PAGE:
According to a senior marketer from a finance company who is a Cannes regular, and did not wish to be named, the organisers should use this break to reinvent the festival.

“The world is going to change dramatically post this. It’s a great and God-sent opportunity for the organisers to re-think the festival and reinvent itself. In today’s world what role does Cannes want to play is important to figure. They’ve been tinkering with the format and it’s neither here nor there right now. As a brand champion would advise his brand or client on how to reinvent itself with changing time and schedule. Cannes needs to do that to. The organisers should use this one year to look forward to a fresh and relevant Cannes in 2021,” he said.

Ashish Bhasin, CEO, Dentsu Aegis Network Asia Pacific and Govind Pandey, CEO, TBWA\ India, gave the organisers the thumbs up too. Bhasin said it’s the right decision given the current circumstances while Pandey believed it was bound to happen as no agency is in a position to participate for the festival this year.

Satbir Singh, founder, Thinkstr, echoed Bhasin and Pandey’s views.

“There is too much pain and uncertainty in the world today. We are starting at a global recession. Across industries, there’s going to be massive job losses and pay cuts. The last thing on agencies’ and clients’ minds right now would be thinking of participating in awards shows, with entries and delegates. And Cannes costs a lot of money. If Olympics can be pushed, Cannes can certainly be. It is the best thing to do,” Singh said.

Ketan Desai, COO, Grey Group, added, “Not holding an advertising festival isn’t going to stop creativity. This is the time to use the money we spend on helping our local communities, not burden our staff with paycuts or layoffs. Time to be more creative for our clients. Awards will come, if not in 2020, then 2021.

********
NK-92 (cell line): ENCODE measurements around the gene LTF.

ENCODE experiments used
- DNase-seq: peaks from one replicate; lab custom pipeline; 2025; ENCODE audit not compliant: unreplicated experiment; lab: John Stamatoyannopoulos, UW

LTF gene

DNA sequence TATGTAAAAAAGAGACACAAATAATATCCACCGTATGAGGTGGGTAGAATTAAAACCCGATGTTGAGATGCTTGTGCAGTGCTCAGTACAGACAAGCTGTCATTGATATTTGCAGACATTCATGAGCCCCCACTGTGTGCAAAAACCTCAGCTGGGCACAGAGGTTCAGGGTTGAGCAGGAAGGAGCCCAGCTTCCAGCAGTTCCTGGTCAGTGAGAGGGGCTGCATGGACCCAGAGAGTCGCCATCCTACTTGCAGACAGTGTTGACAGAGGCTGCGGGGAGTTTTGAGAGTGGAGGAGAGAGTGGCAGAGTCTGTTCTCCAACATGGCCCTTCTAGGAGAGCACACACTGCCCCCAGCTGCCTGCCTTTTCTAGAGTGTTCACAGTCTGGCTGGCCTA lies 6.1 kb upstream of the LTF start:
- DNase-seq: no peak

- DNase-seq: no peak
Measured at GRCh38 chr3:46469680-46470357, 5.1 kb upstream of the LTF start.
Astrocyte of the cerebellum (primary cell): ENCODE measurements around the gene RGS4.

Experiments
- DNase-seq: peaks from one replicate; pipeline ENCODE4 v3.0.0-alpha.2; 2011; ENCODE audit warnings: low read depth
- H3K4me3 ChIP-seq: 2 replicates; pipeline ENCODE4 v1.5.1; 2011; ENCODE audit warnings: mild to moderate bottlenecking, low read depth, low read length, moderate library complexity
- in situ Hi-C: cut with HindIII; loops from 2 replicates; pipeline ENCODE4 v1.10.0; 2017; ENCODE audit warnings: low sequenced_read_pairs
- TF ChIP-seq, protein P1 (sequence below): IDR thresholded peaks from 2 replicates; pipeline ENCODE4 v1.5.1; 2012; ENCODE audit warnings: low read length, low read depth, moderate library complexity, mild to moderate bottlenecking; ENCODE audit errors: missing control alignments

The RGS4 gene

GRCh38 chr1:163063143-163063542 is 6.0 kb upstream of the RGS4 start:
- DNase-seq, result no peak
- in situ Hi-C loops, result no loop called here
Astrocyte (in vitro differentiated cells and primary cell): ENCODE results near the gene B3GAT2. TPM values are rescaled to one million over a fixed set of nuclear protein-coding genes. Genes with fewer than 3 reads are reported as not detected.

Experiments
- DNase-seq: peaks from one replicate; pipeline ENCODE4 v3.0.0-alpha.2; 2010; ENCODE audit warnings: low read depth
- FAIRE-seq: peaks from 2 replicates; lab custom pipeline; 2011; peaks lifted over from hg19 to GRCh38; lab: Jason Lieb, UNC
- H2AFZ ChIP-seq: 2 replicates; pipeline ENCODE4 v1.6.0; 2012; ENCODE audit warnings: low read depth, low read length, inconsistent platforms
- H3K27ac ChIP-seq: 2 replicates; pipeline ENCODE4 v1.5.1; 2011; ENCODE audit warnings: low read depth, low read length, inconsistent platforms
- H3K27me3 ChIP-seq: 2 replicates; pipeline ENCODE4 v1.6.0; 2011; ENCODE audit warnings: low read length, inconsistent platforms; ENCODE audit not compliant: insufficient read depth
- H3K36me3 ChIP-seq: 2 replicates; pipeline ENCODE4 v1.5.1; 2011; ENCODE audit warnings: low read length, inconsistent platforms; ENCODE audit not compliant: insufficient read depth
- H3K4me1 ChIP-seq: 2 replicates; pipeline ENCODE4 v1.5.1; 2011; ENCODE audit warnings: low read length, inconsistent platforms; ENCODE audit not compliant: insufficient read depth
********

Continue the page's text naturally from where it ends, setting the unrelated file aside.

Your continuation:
Raj Kamble, founder and CCO, Famous Innovations, was a tad bit disappointed with the organisers, who were still increasing the entry fee for late award entries despite the uncertainty and the event being postponed to October. He suggests next year’s award entry fees be reduced. “When the first news came from Cannes of the postponement, they still asked for the late entry fees. I thought it was unfair and insensitive.... I have been attending Cannes for the last 15 years and also learnt a lot. I was hoping and wanting the organisers to stand up and do something rather than call for entries. It’s not the time to do business. They have to keep this in mind and reduce fees for next year hopefully. We have huge expectations from Cannes. I’m not happy that it is cancelled this year, but it’s the right thing to do,” Desai said.

Kawal Shoor, co-founder, The Womb, stated that he will miss the learning bit of the festival, but is more concerned with the Indian Premier League likely to not take place. “Personally, I am more taken in by the IPL likely to not happen. Clients, their launches, big work that agencies had lined up… all will take a back seat. Wimbledon will also be missed. Cannes is a little incestuous party in comparison that happens within the industry and a bit beyond. What I’ll miss though is the learning side of it. But, there are larger things to tackle at this stage,” he said.

(Courtesy: Campaign India)